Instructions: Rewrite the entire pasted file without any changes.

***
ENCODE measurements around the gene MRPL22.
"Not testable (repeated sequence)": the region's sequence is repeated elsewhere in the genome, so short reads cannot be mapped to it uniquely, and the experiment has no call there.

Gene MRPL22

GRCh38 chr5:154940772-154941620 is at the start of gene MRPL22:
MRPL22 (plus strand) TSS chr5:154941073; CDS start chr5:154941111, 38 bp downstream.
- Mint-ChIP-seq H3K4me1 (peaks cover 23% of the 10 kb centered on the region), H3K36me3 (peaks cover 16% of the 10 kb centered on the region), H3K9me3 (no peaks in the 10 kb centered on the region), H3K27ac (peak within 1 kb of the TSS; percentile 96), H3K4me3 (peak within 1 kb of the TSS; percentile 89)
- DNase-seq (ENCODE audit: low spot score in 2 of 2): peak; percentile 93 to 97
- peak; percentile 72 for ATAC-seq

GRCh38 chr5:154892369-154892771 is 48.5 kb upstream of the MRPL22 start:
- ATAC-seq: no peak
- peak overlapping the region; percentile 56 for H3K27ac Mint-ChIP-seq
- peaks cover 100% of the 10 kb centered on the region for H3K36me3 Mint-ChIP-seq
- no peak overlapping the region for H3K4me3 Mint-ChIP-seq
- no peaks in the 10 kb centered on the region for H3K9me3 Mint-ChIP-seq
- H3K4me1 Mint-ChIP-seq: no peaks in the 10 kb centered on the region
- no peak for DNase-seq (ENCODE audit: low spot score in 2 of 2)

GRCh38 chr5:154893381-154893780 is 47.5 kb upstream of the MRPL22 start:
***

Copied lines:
ENCODE measurements around the gene MRPL22.
"Not testable (repeated sequence)": the region's sequence is repeated elsewhere in the genome, so short reads cannot be mapped to it uniquely, and the experiment has no call there.

Gene MRPL22

GRCh38 chr5:154940772-154941620 is at the start of gene MRPL22:
MRPL22 (plus strand) TSS chr5:154941073; CDS start chr5:154941111, 38 bp downstream.
- Mint-ChIP-seq H3K4me1 (peaks cover 23% of the 10 kb centered on the region), H3K36me3 (peaks cover 16% of the 10 kb centered on the region), H3K9me3 (no peaks in the 10 kb centered on the region), H3K27ac (peak within 1 kb of the TSS; percentile 96), H3K4me3 (peak within 1 kb of the TSS; percentile 89)
- DNase-seq (ENCODE audit: low spot score in 2 of 2): peak; percentile 93 to 97
- peak; percentile 72 for ATAC-seq

GRCh38 chr5:154892369-154892771 is 48.5 kb upstream of the MRPL22 start:
- ATAC-seq: no peak
- peak overlapping the region; percentile 56 for H3K27ac Mint-ChIP-seq
- peaks cover 100% of the 10 kb centered on the region for H3K36me3 Mint-ChIP-seq
- no peak overlapping the region for H3K4me3 Mint-ChIP-seq
- no peaks in the 10 kb centered on the region for H3K9me3 Mint-ChIP-seq
- H3K4me1 Mint-ChIP-seq: no peaks in the 10 kb centered on the region
- no peak for DNase-seq (ENCODE audit: low spot score in 2 of 2)

GRCh38 chr5:154893381-154893780 is 47.5 kb upstream of the MRPL22 start: